NationStates Jolt Archive

The price of a loaf of bread...

20-03-2007, 09:25
The question of growing inflation across the globe has been one that has been considered long answered. Yet, when the leaders of world government hold global warming and evolution up to the harsh light of scrutiny, it's time to ask some questions:

Firstly, are prices in Europe rising as the result of the introduction of the Euro? Most people would tell you definitively, yes. Yet, when asked the price of an average item, say a loaf of bread or a movie ticket, pre-euro, by researchers for WTO, an overwhelming majority vastly underestimated the cost. This is because we like to clothe ourselves in nostalgia and just accept that the price of things must have risen because people are complaining about them, in spite of declining costs for many electronic goods and big-ticket items like cars.

Secondly, how effective are interest rates in controlling inflation? Let's take a deeper look into this, the inflation rate is measured via a record kept of the prises of common items such as groceries, homes and so-on. When the rate begins to rise, governments will often try to put a clamp on the rate to which an item exceeds it's dollar value by raising interest rates. This has the effect of putting the squeeze on home buyers, making mortgages less-affording and thereby reducing growth in home prices. Since homes are the highest priced items on the inflation index, this slows the rate of interest rise. The problem is, this doesn't actually improve the price of a loaf of bread, instead, it means the family who needs to buy it to make sandwiches is forced to default on their home-loan.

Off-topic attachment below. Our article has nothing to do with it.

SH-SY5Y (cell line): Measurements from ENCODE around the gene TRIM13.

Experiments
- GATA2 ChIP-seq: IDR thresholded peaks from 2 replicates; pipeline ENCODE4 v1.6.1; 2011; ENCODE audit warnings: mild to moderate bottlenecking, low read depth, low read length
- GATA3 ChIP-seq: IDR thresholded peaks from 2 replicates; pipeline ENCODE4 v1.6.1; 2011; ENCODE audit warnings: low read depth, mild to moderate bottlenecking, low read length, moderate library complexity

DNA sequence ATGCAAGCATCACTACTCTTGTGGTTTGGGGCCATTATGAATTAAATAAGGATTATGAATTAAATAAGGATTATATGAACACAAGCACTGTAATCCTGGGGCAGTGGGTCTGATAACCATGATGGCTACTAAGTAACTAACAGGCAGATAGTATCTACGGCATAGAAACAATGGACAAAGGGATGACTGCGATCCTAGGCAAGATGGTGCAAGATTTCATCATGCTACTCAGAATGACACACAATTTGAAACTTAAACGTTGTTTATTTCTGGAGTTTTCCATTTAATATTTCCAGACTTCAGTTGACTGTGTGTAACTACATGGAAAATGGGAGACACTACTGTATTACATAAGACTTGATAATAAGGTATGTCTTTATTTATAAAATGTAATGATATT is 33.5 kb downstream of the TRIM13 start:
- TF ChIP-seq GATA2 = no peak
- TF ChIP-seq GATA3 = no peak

Thirdly, is inflation bad? Not always, inflation simply means that the value of an item has exceeded it's previous position in comparison to the dollar. When currency was fixed to a gold standard, this wasn't an issue, because as the value of commodities rose, so did the dollar. When our currencies are commodities themselves, subject to supply and demand, they are tossed afloat on the sea of commerce, left to sink or swim, depending on the tide. Understanding that if we are to treat currency as a common commodity, that we need to ensure that it when the value of bread rises, the amount of currency flowing into the pockets of consumers rises equally, otherwise the natural trend of perceived value will become our undoing.
20-03-2007, 09:34
Glorious Freedonia
21-03-2007, 00:01
I cannot respond to your first two statements. However, I want to respond to your third point. Inflation is bad. Although I like it when my income inflates along with or in excess of inflation, there is no gurantee that this is so, especially if the inflation is not accompanied with real income growth which has to happen a lot.

I am curious about the effect of deflation. Would deflation be bad? Does this depend on whether you are primarily a debtor or creditor?